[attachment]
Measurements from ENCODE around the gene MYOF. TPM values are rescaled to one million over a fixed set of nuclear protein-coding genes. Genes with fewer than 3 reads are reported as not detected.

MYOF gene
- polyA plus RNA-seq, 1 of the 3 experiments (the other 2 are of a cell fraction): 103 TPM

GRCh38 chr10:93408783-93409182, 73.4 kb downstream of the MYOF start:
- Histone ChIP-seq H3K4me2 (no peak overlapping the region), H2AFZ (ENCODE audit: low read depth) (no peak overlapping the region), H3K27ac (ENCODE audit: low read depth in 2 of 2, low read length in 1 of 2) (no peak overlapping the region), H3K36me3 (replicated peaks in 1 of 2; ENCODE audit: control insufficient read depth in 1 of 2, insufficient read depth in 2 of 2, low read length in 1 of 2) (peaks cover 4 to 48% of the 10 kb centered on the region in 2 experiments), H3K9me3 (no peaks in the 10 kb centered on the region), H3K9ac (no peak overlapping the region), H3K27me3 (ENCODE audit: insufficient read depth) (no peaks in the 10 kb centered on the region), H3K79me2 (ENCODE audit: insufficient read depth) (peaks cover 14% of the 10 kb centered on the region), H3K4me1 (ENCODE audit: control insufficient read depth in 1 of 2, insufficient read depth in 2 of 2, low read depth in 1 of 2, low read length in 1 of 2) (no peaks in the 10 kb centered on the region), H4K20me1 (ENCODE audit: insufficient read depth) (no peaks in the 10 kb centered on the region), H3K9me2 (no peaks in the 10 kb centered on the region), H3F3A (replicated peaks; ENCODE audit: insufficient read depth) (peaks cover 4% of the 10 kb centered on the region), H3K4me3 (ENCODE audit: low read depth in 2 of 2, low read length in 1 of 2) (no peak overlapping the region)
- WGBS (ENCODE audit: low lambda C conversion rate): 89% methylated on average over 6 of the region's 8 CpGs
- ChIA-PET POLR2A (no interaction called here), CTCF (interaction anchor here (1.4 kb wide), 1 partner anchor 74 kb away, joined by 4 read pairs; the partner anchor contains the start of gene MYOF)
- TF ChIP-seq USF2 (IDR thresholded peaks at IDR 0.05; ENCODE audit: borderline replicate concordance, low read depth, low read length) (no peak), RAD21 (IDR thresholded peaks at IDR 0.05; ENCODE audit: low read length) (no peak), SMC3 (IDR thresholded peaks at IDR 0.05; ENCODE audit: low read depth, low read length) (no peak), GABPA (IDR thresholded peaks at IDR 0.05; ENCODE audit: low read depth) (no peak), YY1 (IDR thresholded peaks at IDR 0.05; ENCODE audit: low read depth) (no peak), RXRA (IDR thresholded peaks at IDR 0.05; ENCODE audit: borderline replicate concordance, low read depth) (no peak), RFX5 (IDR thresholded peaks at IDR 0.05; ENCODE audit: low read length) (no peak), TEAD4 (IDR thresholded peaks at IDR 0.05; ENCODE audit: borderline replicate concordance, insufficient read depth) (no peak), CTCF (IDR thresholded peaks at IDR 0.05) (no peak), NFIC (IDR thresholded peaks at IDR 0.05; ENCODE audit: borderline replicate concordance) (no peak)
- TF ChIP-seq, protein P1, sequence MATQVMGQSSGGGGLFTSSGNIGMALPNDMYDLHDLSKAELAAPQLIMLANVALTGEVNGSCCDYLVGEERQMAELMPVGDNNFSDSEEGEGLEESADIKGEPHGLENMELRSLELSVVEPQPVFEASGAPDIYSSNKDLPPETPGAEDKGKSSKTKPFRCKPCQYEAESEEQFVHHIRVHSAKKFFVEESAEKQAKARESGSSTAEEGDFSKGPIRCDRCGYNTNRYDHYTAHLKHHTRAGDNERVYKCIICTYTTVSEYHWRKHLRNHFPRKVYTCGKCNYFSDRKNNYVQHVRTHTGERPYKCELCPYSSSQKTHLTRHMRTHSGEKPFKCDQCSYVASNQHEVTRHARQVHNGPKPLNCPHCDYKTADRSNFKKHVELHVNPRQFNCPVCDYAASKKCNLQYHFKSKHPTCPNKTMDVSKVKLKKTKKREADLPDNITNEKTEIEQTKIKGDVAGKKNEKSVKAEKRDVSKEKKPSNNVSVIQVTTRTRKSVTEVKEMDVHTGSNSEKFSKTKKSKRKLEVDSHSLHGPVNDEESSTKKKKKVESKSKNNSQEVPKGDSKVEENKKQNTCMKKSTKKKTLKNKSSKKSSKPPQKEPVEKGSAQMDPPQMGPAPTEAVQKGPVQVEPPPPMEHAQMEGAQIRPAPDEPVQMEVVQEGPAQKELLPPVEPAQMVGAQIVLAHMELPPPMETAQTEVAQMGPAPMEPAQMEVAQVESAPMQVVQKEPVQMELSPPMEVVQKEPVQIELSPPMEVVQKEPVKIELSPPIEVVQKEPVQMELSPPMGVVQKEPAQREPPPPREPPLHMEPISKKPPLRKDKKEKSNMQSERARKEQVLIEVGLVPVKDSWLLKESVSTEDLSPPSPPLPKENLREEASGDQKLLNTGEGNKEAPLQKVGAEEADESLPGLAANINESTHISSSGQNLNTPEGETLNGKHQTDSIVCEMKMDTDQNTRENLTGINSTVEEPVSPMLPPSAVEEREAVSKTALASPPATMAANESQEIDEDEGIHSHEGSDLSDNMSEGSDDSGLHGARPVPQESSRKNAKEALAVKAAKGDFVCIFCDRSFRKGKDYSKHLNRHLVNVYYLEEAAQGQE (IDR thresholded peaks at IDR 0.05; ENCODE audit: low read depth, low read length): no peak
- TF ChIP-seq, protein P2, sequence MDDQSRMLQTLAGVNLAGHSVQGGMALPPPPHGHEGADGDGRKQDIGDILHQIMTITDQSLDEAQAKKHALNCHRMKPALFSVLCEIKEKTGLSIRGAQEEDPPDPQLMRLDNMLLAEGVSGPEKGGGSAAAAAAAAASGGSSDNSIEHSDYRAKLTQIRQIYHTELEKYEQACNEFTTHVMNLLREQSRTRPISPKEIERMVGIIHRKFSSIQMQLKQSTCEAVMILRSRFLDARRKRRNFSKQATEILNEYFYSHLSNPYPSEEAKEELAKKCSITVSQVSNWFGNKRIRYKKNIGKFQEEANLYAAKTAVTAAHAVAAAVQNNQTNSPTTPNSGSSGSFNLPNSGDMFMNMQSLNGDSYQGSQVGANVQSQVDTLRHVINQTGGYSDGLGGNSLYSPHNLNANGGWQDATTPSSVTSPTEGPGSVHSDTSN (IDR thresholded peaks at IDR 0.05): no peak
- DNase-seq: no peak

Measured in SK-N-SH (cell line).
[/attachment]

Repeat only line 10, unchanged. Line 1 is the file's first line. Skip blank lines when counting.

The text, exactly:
- TF ChIP-seq, protein P2, sequence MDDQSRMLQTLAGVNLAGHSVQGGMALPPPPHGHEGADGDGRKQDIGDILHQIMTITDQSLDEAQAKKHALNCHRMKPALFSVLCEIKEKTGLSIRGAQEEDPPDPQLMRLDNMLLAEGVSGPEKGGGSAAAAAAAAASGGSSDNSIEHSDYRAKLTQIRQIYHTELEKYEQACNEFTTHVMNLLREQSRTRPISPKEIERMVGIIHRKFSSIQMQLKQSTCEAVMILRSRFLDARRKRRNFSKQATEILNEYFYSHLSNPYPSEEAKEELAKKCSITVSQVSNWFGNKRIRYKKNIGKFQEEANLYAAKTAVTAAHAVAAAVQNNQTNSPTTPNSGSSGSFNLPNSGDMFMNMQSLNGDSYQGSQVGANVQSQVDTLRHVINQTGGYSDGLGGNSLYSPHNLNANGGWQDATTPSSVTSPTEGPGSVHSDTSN (IDR thresholded peaks at IDR 0.05): no peak